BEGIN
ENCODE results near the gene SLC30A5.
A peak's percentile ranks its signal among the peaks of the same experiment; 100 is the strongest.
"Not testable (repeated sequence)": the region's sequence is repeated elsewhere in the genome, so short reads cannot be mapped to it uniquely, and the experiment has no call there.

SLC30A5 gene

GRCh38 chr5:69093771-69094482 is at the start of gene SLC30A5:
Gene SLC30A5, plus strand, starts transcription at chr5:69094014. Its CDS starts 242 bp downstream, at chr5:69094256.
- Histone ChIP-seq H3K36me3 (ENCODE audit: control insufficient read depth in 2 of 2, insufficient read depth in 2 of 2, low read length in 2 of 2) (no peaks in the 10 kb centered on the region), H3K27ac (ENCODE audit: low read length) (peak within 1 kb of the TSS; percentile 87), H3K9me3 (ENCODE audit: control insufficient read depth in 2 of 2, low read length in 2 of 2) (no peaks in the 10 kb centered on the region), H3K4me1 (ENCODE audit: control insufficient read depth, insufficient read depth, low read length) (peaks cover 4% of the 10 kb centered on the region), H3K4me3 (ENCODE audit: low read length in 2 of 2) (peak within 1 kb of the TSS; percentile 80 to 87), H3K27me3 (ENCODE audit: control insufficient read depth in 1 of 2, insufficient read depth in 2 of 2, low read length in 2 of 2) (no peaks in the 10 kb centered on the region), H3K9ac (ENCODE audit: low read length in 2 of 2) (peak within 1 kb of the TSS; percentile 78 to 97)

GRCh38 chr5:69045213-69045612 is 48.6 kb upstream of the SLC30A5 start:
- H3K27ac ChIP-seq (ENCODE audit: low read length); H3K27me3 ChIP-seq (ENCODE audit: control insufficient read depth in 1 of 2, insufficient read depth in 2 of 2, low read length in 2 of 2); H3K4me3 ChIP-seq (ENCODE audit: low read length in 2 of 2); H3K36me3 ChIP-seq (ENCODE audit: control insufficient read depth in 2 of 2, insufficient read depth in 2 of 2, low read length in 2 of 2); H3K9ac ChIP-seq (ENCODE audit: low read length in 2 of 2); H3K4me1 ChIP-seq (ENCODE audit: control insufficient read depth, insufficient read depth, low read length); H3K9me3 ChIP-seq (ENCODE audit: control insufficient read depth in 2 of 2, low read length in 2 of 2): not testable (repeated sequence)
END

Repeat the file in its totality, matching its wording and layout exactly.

ENCODE results near the gene SLC30A5.
A peak's percentile ranks its signal among the peaks of the same experiment; 100 is the strongest.
"Not testable (repeated sequence)": the region's sequence is repeated elsewhere in the genome, so short reads cannot be mapped to it uniquely, and the experiment has no call there.

SLC30A5 gene

GRCh38 chr5:69093771-69094482 is at the start of gene SLC30A5:
Gene SLC30A5, plus strand, starts transcription at chr5:69094014. Its CDS starts 242 bp downstream, at chr5:69094256.
- Histone ChIP-seq H3K36me3 (ENCODE audit: control insufficient read depth in 2 of 2, insufficient read depth in 2 of 2, low read length in 2 of 2) (no peaks in the 10 kb centered on the region), H3K27ac (ENCODE audit: low read length) (peak within 1 kb of the TSS; percentile 87), H3K9me3 (ENCODE audit: control insufficient read depth in 2 of 2, low read length in 2 of 2) (no peaks in the 10 kb centered on the region), H3K4me1 (ENCODE audit: control insufficient read depth, insufficient read depth, low read length) (peaks cover 4% of the 10 kb centered on the region), H3K4me3 (ENCODE audit: low read length in 2 of 2) (peak within 1 kb of the TSS; percentile 80 to 87), H3K27me3 (ENCODE audit: control insufficient read depth in 1 of 2, insufficient read depth in 2 of 2, low read length in 2 of 2) (no peaks in the 10 kb centered on the region), H3K9ac (ENCODE audit: low read length in 2 of 2) (peak within 1 kb of the TSS; percentile 78 to 97)

GRCh38 chr5:69045213-69045612 is 48.6 kb upstream of the SLC30A5 start:
- H3K27ac ChIP-seq (ENCODE audit: low read length); H3K27me3 ChIP-seq (ENCODE audit: control insufficient read depth in 1 of 2, insufficient read depth in 2 of 2, low read length in 2 of 2); H3K4me3 ChIP-seq (ENCODE audit: low read length in 2 of 2); H3K36me3 ChIP-seq (ENCODE audit: control insufficient read depth in 2 of 2, insufficient read depth in 2 of 2, low read length in 2 of 2); H3K9ac ChIP-seq (ENCODE audit: low read length in 2 of 2); H3K4me1 ChIP-seq (ENCODE audit: control insufficient read depth, insufficient read depth, low read length); H3K9me3 ChIP-seq (ENCODE audit: control insufficient read depth in 2 of 2, low read length in 2 of 2): not testable (repeated sequence)